How Romford suffered with outbreaks of plague hundreds of years ago
- Credit: From the collection of Andy Grant
Historian Andy Grant looks back to the 17th century and earlier to examine how Romford suffered when there were outbreaks of the plague.
In June 1348, the yersinia pestis bacterium arrived in Britain, being transmitted to humans by oriental rat fleas, carried upon rodents.
Bubonic plague - the Black Death - had arrived upon our shores and thereafter outbreaks occurred with regularity, usually resulting in “immense mortality”.
The most notable plague epidemics occurred in 1360, 1470, 1479, 1563, 1593, 1603, 1625, 1636, and the 1665 Great Plague.
Being a market town on a main route from London, Romford was susceptible to such outbreaks.
In London, an average of over 1,000 deaths per week was recorded during the summer of 1563. Drastic measures were enacted to prevent the spread of the disease; from September 30 any house with infected persons inside was boarded up and a blue cross painted upon the door, and any contact with those outside was prohibited for 40 days.
Stray cats and dogs were to be destroyed and bonfires lit in the streets at 7pm to “purify the air”.
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Women, mostly widows, were hired by the parish to visit the houses of sick people to tend to them, especially during times of plague.
They were also required to examine the bodies, to ascertain the cause of death. Daniel Defoe told of those fleeing the Great Plague from London, afraid of using the main highways, moving through the forests towards Romford and Brentwood.
Laying-up in Hainault Forest without subsistence or habitation, they built roadside huts or hovels and plundered farm animals for food. Those that descended upon Romford were viewed with suspicion and dread by the local population.
In 1665 Samuel Pepys frequently visited the mansion of Dagnams (Harold Hill), the home of Lady Wright, where throughout July he had been arranging a wedding between Lady Jemima Montagu, daughter of the Earl of Sandwich, and Philip Carteret, eldest son of Sir George Carteret.
On July 24 he was horrified to hear that “a chaplin, with whom but a week or two ago we were here mighty high disputing, is since fallen into a fever and dead".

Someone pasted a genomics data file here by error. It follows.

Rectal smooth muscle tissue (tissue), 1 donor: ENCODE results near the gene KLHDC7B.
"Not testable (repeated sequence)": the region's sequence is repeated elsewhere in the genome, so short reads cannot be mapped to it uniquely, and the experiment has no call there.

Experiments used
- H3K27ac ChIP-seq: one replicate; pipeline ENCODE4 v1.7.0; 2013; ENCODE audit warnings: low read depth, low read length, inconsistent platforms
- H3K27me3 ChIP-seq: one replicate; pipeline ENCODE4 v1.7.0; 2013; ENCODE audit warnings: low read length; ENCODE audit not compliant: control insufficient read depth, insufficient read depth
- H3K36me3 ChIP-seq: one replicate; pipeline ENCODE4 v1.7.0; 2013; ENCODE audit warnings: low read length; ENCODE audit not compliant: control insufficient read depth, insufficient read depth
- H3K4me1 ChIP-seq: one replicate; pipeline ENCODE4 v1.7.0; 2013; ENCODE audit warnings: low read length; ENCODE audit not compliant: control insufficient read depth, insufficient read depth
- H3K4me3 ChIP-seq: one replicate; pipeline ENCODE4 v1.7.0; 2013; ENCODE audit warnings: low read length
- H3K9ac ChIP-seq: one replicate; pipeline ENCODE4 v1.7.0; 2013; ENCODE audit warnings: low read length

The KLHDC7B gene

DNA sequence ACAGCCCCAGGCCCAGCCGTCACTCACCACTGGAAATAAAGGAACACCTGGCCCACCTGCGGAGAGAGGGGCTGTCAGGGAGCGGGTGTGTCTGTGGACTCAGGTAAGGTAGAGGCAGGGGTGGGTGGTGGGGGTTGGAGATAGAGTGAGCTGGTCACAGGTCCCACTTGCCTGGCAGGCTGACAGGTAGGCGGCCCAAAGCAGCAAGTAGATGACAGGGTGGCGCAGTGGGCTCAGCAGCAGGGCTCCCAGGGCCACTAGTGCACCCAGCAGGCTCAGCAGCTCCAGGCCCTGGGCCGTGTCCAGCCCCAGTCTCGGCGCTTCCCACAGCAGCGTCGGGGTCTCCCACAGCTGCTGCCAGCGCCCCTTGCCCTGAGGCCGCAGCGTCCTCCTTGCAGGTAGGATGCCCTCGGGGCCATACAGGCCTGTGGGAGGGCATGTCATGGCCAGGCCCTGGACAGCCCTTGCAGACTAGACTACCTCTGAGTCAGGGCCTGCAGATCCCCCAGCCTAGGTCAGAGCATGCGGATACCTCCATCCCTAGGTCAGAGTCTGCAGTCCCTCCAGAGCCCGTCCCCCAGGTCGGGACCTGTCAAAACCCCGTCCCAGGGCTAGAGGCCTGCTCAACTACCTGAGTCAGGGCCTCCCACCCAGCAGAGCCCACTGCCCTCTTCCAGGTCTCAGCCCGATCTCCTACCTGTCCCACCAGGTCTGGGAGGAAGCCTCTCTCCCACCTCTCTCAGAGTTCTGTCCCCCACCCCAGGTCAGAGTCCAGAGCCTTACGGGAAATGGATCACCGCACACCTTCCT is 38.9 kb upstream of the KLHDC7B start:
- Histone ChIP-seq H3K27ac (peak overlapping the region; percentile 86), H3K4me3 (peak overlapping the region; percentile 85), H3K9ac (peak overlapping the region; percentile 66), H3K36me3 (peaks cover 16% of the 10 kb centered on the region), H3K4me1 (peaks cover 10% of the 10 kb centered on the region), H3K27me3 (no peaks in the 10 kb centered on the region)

On August 3 his diary records that a maidservant of John Wright had been confined to a room, “smitten by the plague”, but had escaped through a window.
Upon finding her on the common, arrangements were made to convey her to the Pest House.
He continues: “Sir Anthony Browne, with his brother and some friends in the coach, met this coach with the curtains drawn close. The brother being a young man, and believing there might be some lady in it that would not be seen, and the way being narrow, he thrust his head out of his own into her coach, and there saw somebody look very ill, and in a sick dress, and stunk mightily."
By September 14, Mr Pepys heard that a labourer he had recently sent to Dagnams had died of the plague; and that one of his regular watermen, that carried him daily, had fallen sick after landing him and died of the plague.
Between 90 and 109 victims who had died of the plague were recorded in Romford in 1665. However, it is a more realistic estimate that around ten times this amount died from the plague in Romford and Hornchurch.
With churchyards unable to accommodate burials on this scale, victims were unceremoniously buried in plague pits outside of the town. No local records exist that detail this.
During the Great Plague, Romford’s Pest House was built fronting onto a green in Collier Row Lane, where Prospect Place was later built.
This was a sort of local isolation hospital, where plague victims were confined and more often than not, died.
When Fords were building their storage facility on Hornchurch Marshes, a plague pit was uncovered. Many locals claimed to have seen the ghosts of plague victims and those condemned on the nearby Dagenham Gallows restlessly wandering around on the foreshore.
- More Andy Grant articles can be found on the Romford History Facebook group.